It's been a while ..

Derek Cohen

Member
Messages
42
Location
Perth, Australia
.. since I visited and posted here.

I am finishing up a chest of drawers, cheekily referred to as the Lingerie Chest (as if my wife is going to fill it!). It has been an interesting build, a long build (some 13 months now), and one more to go. But it is at a stage where others would consider it done. The chest is a modern version of a traditional bombe - curved sides and bowed drawers. 95% done with hand tools.

The link to the full build is on my website. Just scan down to the Lingerie Chest if you have serious insomnia or are just a mad fool.

http://www.inthewoodshop.com/Furniture/index.html

This is the current state of the build ...



The dovetail shot ...



and the top ...



The other piece I built before this, that you may enjoy if you have masochistic tendencies is the copy I made of Hans Wegner's The Chair. The factory built this with copy lathes. I used handtools.

Look on the same Index for the build.





Enjoy.

Regards from Perth

Derek
 

Vaughn McMillan

Administrator
Staff member
Messages
33,331
Location
ABQ NM
Great to see you drop by, Derek! :wave: The chest and chair are both beautiful pieces. You've got some mad skills, sir. :thumb:
 

Derek Cohen

Member
Messages
42
Location
Perth, Australia
I'll echo Carols comments, great looking pieces, would love to see some of the build pics. :thumb: Welcome back! :wave:

My apology Darren, I should have replied a while ago. The builds of these two pieces - plus others - are on my website. The Index for the furniture page is ..

http://www.inthewoodshop.com/Furniture/index.html

The Lingerie Chest is now completed and the final chapter is here:

http://www.inthewoodshop.com/Furniture/TheDevilLiesInTheDetails.html

This contains details of the Quaker Lock, a jewelry drawer and trays, and the completed leather work on the upper section that houses the mirror.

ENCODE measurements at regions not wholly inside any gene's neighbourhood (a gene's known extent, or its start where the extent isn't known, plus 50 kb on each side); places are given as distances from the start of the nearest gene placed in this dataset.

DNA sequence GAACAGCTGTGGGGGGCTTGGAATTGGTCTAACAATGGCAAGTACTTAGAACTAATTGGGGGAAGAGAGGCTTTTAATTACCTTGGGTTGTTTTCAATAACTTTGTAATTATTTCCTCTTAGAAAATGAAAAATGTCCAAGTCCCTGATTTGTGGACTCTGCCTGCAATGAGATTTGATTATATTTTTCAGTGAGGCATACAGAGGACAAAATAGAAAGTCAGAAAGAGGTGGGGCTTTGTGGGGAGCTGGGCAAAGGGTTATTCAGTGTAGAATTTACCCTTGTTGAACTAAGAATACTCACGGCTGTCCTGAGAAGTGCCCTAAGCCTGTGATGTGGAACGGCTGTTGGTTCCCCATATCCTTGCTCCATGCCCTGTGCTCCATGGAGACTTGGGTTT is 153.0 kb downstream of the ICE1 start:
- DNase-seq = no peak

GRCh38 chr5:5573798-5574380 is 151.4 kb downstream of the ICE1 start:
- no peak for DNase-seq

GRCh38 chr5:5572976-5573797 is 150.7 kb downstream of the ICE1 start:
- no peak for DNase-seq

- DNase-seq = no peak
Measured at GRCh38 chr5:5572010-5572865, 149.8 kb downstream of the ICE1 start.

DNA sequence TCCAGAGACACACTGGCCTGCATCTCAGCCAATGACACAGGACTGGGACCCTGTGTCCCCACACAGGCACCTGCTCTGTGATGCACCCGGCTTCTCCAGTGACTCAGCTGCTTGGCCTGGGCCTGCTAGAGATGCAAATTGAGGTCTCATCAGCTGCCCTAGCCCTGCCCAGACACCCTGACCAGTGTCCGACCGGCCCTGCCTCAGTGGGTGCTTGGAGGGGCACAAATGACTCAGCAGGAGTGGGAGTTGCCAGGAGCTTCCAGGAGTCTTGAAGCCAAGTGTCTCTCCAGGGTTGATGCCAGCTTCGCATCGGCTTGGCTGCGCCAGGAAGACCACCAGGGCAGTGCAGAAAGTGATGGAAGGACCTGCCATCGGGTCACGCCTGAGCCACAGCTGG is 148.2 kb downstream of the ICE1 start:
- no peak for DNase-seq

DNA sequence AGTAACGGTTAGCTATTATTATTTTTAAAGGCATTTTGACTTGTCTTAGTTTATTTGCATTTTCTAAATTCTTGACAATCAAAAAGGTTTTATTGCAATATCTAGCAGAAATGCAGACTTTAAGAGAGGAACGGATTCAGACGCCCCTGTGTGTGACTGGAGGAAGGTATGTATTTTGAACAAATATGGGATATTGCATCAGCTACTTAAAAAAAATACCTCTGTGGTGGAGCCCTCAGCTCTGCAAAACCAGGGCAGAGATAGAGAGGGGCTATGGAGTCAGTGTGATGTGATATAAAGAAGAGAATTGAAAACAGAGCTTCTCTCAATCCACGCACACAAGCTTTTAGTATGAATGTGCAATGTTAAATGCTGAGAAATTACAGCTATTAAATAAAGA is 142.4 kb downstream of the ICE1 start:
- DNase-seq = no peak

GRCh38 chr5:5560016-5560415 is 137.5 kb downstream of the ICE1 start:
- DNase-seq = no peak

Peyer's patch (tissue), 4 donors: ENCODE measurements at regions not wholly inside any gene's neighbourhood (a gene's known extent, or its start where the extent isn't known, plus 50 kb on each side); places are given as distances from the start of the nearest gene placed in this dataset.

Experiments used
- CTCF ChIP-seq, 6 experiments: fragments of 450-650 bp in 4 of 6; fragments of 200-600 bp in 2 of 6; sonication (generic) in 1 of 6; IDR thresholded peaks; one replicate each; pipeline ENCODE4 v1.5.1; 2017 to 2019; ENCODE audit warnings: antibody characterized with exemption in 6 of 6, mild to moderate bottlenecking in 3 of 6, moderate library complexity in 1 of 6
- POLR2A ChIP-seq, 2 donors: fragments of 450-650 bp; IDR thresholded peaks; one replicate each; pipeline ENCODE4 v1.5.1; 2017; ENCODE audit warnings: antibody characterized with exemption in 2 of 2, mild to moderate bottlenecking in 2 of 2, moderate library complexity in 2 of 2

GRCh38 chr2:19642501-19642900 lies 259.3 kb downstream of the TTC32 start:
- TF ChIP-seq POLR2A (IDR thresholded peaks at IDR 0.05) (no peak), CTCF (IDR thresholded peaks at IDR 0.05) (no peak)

Regards from Perth

Derek
 

Rob Keeble

Member
Messages
12,636
Location
GTA Ontario Canada
Oh wow is all i can say. Feel incompetent when i see your work Derek. Very inspiring. Blew my morning reading The Chair. Wow what a project. Friends of ours nearly tossed 4 of those chairs, the real deal due to webbing being worn and damaged. That was until i told them how cool they are and that they Danish design. At the time, they then looked them up and got a shock at what they were about to throw out. I should ha e kept my mouth shut and offered to take them but hey i am not that kind of guy. One has to run ones hands over the form to really appreciate the design. I think they so comfy to sit in supportive and relaxing.
Your version in Jarrah is just too cool.

While you here is Jarrah really eucalyptus. Reason i ask is i know eucalyptus as gum tree that was brought to South Africa where i come from, to use for mine prop wood. The prisons used it to make desk tops for metal framed school desks and it definitely did not look like any of the images i have seen on the web of Jarrah. Curly stuff aside.
I am thinking there must be a different strain i am thinking of. We called it blue gum trees. Man they burn like crazy in a forest fire.
 

Derek Cohen

Member
Messages
42